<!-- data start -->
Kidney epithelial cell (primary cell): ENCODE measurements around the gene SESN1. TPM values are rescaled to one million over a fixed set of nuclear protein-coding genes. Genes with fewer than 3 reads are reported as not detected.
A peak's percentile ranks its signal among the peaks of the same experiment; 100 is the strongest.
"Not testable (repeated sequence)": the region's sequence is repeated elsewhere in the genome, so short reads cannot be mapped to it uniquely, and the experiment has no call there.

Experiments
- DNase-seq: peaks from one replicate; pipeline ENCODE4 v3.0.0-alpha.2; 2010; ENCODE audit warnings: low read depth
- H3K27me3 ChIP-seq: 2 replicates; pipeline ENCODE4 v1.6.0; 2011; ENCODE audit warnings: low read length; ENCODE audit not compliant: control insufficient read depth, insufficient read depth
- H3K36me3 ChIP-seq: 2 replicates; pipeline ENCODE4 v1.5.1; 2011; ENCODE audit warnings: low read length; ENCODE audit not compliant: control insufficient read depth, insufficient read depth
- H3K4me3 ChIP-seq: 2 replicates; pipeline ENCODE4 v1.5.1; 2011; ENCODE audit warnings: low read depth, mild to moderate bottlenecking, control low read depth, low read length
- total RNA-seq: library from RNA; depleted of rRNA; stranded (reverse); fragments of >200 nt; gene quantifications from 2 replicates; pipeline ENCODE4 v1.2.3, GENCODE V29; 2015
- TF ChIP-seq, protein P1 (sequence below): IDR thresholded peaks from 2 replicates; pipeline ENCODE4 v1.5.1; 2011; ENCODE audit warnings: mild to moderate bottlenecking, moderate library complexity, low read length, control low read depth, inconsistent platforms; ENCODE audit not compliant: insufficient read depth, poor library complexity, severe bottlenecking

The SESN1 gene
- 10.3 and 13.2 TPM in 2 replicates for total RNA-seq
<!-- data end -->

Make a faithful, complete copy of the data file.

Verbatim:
Kidney epithelial cell (primary cell): ENCODE measurements around the gene SESN1. TPM values are rescaled to one million over a fixed set of nuclear protein-coding genes. Genes with fewer than 3 reads are reported as not detected.
A peak's percentile ranks its signal among the peaks of the same experiment; 100 is the strongest.
"Not testable (repeated sequence)": the region's sequence is repeated elsewhere in the genome, so short reads cannot be mapped to it uniquely, and the experiment has no call there.

Experiments
- DNase-seq: peaks from one replicate; pipeline ENCODE4 v3.0.0-alpha.2; 2010; ENCODE audit warnings: low read depth
- H3K27me3 ChIP-seq: 2 replicates; pipeline ENCODE4 v1.6.0; 2011; ENCODE audit warnings: low read length; ENCODE audit not compliant: control insufficient read depth, insufficient read depth
- H3K36me3 ChIP-seq: 2 replicates; pipeline ENCODE4 v1.5.1; 2011; ENCODE audit warnings: low read length; ENCODE audit not compliant: control insufficient read depth, insufficient read depth
- H3K4me3 ChIP-seq: 2 replicates; pipeline ENCODE4 v1.5.1; 2011; ENCODE audit warnings: low read depth, mild to moderate bottlenecking, control low read depth, low read length
- total RNA-seq: library from RNA; depleted of rRNA; stranded (reverse); fragments of >200 nt; gene quantifications from 2 replicates; pipeline ENCODE4 v1.2.3, GENCODE V29; 2015
- TF ChIP-seq, protein P1 (sequence below): IDR thresholded peaks from 2 replicates; pipeline ENCODE4 v1.5.1; 2011; ENCODE audit warnings: mild to moderate bottlenecking, moderate library complexity, low read length, control low read depth, inconsistent platforms; ENCODE audit not compliant: insufficient read depth, poor library complexity, severe bottlenecking

The SESN1 gene
- 10.3 and 13.2 TPM in 2 replicates for total RNA-seq